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Apr 3, 2007 11:56 AM

Diet soda as substitute for oil???

First disclaimer: I am a CHOW HOUND and although I have some conditions that should have me searching for lower fat dishes etc. I subscribe to the "full fat, smaller portion" way of eating rather than substituting for the real deal.
Yesterday during a work out the instructor told the class how she made brownies substituting diet coke for oil? and if you make something "white" use gingerale???? I thought I'd heard it all until this. Does anyone bake with soda as a sub.????

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  1. the diet soda in baked goods is very common in weight watcher recipes. from what I understand, it acts to moisten the dry ingredients and has some levening properties.

    I've never tried it, mostly because I don't drink diet soda.. but also because it just sounds terrible. (and most of the recipes involve box mixes, and I don't feel like potentially wasting flour & chocolate to test it with a from scratch recipe.)

    it seems to me, it would be a "i'm desperate" instead of a go without and then have a small portion of the real thing type of situation... but even then...

    1 Reply
    1. re: withalonge

      Withalonge is right...someone in our office brought in cupcakes made with cake mix and diet soda, said his wife was trying Weight Watchers. I didn't try them probably because of the cake mix (neither ingredient sounded good to me!) more than anything but they generally went over pretty well among everyone. You can google it and come up with some hits, though not sure I saw anything for brownies.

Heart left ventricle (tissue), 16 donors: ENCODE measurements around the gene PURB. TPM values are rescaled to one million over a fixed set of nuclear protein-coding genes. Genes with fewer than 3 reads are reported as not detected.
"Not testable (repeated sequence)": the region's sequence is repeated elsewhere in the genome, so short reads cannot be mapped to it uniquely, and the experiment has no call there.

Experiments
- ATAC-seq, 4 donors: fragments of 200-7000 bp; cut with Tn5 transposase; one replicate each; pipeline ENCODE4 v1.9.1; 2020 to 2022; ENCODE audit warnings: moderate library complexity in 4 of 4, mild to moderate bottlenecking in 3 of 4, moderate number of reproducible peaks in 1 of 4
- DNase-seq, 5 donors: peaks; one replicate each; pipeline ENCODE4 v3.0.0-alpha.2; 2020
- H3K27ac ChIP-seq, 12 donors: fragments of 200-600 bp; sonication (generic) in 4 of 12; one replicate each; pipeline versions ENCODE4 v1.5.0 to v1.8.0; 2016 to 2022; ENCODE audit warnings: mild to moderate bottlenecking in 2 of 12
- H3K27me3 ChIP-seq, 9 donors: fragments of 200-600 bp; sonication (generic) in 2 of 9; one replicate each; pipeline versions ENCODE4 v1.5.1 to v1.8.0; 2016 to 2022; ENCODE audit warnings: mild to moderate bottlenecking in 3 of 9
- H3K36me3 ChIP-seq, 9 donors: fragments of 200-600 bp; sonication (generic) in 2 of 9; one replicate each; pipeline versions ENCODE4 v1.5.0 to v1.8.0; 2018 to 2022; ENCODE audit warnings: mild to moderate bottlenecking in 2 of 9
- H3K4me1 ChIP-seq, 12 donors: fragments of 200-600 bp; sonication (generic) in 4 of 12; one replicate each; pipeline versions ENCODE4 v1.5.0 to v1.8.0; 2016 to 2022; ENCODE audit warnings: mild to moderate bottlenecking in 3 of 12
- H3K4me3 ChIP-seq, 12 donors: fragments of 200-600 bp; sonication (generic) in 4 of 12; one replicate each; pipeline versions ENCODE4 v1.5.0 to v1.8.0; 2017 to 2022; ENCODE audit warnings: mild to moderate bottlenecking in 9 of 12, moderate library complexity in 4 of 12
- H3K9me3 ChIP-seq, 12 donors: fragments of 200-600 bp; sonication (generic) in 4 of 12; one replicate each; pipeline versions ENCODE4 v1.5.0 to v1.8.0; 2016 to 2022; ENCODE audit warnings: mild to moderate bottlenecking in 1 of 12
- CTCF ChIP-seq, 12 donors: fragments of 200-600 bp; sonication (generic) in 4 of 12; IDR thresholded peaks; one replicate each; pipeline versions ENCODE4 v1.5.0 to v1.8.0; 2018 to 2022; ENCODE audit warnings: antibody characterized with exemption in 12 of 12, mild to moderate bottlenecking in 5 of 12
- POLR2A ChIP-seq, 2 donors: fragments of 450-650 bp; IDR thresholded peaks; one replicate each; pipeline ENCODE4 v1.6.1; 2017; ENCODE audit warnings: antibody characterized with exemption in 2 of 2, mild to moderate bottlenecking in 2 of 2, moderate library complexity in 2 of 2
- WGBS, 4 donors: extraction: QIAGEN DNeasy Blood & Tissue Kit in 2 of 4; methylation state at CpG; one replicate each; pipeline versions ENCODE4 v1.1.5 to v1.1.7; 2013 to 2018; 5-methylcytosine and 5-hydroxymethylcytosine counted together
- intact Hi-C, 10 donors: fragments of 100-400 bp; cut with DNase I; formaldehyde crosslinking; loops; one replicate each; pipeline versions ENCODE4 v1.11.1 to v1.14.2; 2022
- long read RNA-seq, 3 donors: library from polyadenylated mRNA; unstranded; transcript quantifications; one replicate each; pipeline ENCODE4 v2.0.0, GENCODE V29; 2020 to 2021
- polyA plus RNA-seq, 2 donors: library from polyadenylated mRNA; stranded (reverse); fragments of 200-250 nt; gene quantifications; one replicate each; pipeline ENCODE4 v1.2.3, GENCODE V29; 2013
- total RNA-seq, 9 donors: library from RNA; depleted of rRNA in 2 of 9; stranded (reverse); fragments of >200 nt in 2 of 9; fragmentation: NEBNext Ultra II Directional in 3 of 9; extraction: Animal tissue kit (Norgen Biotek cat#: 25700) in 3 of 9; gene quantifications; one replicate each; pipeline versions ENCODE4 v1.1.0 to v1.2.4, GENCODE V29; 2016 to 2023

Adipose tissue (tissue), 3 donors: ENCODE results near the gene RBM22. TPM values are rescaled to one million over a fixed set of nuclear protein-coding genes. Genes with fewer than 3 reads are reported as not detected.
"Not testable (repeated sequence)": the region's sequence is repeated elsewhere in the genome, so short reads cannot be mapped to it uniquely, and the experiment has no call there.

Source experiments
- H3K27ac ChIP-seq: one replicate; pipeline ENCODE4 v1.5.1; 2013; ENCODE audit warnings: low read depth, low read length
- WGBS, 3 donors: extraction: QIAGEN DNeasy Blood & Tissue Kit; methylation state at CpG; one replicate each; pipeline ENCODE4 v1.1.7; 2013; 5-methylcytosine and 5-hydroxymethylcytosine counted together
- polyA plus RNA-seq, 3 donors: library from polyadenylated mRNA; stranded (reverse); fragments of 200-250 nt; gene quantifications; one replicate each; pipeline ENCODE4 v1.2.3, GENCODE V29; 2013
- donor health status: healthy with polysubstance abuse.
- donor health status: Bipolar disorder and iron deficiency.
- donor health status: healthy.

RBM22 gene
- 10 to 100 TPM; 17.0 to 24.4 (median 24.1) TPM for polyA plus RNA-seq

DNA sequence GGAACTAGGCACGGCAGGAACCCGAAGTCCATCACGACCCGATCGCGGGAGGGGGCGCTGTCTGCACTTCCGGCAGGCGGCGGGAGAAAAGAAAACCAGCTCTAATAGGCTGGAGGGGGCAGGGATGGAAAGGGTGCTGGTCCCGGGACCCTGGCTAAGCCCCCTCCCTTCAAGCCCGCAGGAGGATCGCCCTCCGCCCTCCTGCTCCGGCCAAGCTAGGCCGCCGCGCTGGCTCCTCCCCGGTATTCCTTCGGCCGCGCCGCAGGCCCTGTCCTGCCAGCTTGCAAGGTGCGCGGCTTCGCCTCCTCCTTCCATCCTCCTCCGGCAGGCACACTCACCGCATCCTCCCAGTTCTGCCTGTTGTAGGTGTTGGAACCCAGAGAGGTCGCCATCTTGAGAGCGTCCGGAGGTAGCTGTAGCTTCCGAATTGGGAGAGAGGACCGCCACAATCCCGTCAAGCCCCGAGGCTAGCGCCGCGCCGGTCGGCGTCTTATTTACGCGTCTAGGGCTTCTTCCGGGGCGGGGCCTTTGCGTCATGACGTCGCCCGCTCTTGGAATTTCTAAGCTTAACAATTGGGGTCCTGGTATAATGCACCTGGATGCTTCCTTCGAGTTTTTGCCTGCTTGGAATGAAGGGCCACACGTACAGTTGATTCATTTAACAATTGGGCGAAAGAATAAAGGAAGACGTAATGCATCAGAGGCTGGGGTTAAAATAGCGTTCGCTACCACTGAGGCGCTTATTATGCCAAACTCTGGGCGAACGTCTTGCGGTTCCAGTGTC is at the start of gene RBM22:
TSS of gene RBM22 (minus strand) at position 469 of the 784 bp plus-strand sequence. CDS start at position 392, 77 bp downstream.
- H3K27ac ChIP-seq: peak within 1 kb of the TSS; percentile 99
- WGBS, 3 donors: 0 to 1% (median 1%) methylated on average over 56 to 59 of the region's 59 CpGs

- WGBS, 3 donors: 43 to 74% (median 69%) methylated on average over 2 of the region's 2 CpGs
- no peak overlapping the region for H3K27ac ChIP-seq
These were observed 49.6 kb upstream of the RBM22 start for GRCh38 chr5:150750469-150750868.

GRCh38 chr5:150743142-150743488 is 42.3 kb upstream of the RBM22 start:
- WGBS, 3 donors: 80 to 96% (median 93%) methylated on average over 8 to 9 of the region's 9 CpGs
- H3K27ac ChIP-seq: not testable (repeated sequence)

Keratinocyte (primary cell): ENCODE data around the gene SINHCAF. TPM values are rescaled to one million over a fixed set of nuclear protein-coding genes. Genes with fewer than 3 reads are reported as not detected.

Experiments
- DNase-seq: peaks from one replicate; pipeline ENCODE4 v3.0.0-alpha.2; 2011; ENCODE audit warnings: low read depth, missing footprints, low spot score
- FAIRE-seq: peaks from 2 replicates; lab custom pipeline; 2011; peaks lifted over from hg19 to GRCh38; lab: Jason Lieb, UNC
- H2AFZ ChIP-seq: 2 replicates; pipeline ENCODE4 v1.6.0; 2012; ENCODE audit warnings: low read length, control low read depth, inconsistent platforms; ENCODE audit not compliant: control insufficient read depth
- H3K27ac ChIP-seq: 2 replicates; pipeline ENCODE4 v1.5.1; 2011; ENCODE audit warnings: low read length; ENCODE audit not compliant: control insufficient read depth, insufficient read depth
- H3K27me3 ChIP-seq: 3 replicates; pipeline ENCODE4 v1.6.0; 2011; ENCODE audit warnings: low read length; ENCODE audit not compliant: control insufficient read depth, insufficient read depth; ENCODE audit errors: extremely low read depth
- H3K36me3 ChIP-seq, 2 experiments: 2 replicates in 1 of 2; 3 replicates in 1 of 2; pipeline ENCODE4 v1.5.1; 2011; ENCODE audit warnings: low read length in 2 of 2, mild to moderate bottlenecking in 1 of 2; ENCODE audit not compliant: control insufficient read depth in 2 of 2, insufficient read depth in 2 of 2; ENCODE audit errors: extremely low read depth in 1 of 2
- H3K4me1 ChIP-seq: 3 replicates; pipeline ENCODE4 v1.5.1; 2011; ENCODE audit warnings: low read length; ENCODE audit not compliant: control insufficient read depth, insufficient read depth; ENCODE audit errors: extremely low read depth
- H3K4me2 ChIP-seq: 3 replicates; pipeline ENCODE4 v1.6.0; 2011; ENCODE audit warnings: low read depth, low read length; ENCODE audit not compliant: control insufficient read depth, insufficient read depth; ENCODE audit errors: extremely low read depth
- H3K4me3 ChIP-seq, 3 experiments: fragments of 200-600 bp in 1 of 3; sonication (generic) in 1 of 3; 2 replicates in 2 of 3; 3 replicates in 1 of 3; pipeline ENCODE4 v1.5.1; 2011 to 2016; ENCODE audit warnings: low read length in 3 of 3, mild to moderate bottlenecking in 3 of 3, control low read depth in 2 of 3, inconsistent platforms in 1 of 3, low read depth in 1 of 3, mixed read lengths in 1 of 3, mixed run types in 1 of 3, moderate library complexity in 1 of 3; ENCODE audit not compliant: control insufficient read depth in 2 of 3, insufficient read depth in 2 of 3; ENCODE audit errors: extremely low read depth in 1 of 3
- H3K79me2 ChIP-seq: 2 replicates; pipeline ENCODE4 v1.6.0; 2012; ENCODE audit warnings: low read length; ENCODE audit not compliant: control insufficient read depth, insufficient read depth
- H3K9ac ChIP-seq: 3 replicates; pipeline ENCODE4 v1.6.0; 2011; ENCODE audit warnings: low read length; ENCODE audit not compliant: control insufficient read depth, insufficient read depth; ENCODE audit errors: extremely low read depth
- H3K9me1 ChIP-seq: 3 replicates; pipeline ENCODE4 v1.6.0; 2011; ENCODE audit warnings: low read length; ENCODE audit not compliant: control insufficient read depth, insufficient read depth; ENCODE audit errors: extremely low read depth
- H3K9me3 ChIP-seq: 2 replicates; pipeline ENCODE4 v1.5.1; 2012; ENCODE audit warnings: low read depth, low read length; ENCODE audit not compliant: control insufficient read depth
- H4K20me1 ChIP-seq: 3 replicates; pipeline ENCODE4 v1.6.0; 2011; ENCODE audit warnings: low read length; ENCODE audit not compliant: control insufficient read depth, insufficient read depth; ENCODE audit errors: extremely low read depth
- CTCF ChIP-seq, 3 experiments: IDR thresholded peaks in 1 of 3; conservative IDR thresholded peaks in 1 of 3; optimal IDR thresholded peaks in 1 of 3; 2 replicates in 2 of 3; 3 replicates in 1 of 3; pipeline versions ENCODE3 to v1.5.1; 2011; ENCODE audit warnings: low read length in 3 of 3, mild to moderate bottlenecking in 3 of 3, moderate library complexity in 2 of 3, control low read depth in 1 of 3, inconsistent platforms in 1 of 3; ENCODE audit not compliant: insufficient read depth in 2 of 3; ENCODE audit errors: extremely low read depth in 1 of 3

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      1. Yes, it is an old Weight Watcher "trick". I'll bet you could go to the Weight Watchers message boards and find lots of info on it. I was never a big fan, even in the days when I used refined flour cake mixes.

        1. I attended WW meetings back in '02 and '03. Someone brought a "brownie" made with a devils foods cake mix and diet cola to a meeting, cut up in little pieces, so we could try them. They were unpalatable and dry, with what I can only describe as a chemical aftertaste and little chocolate flavor. Please bear in mind I already dislike cake mixes, but this was nasty. I'd rather cut my real brownie recipe in small pieces and eat less, no question.

          You know, WW is really sensible except for this obsession with "diet" food that's so pervasive at meetings. Forgive my rant, but I would've gotten more from those meetings if there were fewer discussions adoring fat free cool whip...

          1. It works well with recipes that should be light - cupcakes, pancakes, drop biscuits - but not for stuff that should be denser or chewy, like brownies or cookies.